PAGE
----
TORONTO (Reuters) - SNC-Lavalin Group Inc (SNC.TO) reported adjusted earnings that were little changed from a year earlier and raised its dividend, but forecast 2015 earnings below expectations, sending its shares lower.
Shares in the Montreal-based engineering and construction firm’s dropped 4.7 percent to C$37.70 on the Toronto Stock Exchange.
SNC-Lavalin has been rocked by a years-long scandal involving allegations of fraud and bribery against former executives. Last month Canadian police brought charges against the company directly, and SNC has said it will plead not guilty.
For 2015, it forecast earnings per share between C$1.60 and C$1.90, and adjusted earnings from the engineering and construction business between C$1.30 and C$1.60 a share. Analysts, on average, had looked for earnings of C$2.95 a share for 2015, according to Thomson Reuters I/B/E/S.
The company raised its quarterly dividend 4 percent to 25 Canadian cents a share.
SNC reported a net loss of C$255.6 million, or C$1.67 a share, for its core engineering and construction business, compared with earnings of C$31.3 million, or 21 Canadian cents a year earlier, as results were hurt by restructuring charges and other unusual items. Adjusted earnings in that segment rose to 15 Canadian cents a share, from 12 Canadian cents, boosted in part by the oil and gas segment.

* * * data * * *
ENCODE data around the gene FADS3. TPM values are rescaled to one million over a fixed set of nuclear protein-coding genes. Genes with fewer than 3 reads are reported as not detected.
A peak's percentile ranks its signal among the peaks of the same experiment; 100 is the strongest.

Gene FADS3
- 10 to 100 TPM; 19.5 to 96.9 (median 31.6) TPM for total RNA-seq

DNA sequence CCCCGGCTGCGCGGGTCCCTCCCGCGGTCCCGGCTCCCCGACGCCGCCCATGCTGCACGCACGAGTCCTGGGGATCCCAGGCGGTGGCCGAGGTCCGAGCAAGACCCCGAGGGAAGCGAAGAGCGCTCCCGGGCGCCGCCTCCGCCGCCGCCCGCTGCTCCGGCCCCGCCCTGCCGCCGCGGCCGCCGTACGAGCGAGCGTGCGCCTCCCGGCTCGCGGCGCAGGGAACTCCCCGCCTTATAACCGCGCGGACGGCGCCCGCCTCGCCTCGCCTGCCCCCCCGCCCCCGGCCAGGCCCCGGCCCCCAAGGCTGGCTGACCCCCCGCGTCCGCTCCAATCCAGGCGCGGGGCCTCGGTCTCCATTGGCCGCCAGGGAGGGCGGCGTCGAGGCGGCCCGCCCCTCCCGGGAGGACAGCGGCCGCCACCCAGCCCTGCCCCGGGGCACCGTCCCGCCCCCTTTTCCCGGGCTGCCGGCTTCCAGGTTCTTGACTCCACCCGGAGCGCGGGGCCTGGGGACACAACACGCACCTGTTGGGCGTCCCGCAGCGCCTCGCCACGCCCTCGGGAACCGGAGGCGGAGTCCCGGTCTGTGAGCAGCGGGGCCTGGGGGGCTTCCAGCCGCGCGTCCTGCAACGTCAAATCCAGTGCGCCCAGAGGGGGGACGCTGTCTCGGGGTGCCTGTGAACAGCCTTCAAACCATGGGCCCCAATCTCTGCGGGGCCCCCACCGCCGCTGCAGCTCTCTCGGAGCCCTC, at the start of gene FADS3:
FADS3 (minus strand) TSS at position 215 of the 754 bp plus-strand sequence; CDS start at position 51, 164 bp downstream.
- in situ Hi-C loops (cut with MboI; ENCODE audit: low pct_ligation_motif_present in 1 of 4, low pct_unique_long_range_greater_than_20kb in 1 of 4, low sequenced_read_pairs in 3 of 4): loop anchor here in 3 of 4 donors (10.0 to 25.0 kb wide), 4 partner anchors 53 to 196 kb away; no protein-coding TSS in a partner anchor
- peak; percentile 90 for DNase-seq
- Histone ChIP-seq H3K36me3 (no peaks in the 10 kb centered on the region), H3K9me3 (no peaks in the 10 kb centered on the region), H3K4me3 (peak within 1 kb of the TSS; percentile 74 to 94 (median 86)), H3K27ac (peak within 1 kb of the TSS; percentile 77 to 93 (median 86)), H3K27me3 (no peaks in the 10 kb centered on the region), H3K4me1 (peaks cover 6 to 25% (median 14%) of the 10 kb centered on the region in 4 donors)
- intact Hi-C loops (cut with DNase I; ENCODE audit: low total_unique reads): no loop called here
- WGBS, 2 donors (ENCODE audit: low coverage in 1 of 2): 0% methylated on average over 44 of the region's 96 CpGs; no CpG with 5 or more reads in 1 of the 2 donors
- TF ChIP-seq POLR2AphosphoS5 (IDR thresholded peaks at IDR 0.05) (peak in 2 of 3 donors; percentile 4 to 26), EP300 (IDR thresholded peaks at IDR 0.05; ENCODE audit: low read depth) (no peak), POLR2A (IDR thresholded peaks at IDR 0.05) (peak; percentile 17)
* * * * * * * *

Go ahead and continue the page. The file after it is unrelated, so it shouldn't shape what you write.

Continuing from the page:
Excluding a gain on the previously announced sale of electricity transmission company AltaLink and a restructuring charge, earnings from SNC-Lavalin’s smaller infrastructure concession investments business fell to 55 Canadian cents a share from 58 Canadian cents, hurt by a smaller contribution from the 407 toll highway.
Together, adjusted earnings were 70 Canadian cents a share, flat from a year earlier.
Net income rose to C$1.15 billion ($923.84 million), or C$7.51 a share, from C$92.5 million, or 61 Canadian cents, on a C$1.32 billion gain on the AltaLink deal.
Revenue rose 33 percent to C$2.8 billion, boosted by SNC’s acquisition of energy-focused engineering group Kentz Corp, which closed in August.
($1 = $1.24 Canadian)
Reporting by Allison Martell; Editing by Jeffrey Benkoe